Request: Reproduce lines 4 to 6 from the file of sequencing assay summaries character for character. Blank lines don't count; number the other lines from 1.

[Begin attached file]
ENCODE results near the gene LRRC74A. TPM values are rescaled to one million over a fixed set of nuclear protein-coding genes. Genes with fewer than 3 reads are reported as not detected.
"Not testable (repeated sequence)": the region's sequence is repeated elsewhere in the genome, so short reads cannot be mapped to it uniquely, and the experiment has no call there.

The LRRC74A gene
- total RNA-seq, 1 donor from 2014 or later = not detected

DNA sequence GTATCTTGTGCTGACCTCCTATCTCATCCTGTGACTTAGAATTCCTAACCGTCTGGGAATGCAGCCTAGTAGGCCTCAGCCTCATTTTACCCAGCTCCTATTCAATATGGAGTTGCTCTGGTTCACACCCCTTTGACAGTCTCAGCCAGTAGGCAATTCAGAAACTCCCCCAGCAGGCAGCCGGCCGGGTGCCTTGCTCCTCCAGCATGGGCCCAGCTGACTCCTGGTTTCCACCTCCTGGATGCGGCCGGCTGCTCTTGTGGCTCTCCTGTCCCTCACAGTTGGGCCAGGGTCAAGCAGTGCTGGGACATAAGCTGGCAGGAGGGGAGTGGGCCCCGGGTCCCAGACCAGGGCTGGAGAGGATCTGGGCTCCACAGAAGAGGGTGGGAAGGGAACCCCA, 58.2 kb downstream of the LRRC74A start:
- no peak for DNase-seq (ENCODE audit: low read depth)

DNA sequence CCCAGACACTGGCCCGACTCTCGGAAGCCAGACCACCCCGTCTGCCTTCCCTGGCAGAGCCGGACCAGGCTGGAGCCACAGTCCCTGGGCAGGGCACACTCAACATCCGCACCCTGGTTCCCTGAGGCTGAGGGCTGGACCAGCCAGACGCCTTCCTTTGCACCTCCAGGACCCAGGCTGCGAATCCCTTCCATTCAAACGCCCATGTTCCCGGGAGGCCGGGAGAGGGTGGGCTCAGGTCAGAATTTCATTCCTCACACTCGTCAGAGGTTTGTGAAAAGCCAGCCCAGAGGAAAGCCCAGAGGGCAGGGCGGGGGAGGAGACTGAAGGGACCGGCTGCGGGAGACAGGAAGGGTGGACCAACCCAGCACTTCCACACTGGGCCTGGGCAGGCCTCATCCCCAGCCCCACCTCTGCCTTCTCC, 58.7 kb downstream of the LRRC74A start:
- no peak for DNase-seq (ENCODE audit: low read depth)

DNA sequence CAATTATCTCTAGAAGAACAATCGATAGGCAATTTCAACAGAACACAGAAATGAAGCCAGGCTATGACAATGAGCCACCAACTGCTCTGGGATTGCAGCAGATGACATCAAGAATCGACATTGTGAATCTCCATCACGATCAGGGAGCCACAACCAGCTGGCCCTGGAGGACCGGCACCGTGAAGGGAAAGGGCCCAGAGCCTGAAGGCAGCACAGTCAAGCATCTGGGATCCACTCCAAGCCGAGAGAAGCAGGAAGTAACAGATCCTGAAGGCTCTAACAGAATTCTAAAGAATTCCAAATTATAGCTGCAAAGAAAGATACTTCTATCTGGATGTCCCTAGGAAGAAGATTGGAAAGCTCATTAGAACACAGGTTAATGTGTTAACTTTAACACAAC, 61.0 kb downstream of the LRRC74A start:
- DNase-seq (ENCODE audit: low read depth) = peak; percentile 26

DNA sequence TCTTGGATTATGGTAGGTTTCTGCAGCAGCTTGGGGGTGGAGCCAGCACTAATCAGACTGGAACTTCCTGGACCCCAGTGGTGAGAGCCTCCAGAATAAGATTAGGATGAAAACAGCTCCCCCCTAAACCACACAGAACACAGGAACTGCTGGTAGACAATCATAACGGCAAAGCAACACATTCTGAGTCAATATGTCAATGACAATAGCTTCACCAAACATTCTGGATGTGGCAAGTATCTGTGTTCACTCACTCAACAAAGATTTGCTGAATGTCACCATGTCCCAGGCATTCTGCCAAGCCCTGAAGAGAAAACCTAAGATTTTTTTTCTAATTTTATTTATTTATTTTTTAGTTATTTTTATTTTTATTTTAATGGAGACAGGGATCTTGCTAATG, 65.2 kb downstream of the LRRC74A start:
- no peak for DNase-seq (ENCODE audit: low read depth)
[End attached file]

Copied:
- total RNA-seq, 1 donor from 2014 or later = not detected

DNA sequence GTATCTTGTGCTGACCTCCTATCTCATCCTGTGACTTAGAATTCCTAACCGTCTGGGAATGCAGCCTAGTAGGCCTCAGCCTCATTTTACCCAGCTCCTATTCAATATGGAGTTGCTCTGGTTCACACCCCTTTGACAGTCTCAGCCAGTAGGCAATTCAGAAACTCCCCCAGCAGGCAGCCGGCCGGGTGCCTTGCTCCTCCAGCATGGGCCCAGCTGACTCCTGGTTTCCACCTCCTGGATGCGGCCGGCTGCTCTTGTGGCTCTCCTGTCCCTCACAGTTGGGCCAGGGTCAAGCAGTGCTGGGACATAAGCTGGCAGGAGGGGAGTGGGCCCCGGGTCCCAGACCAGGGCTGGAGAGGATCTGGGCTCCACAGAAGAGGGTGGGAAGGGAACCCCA, 58.2 kb downstream of the LRRC74A start:
- no peak for DNase-seq (ENCODE audit: low read depth)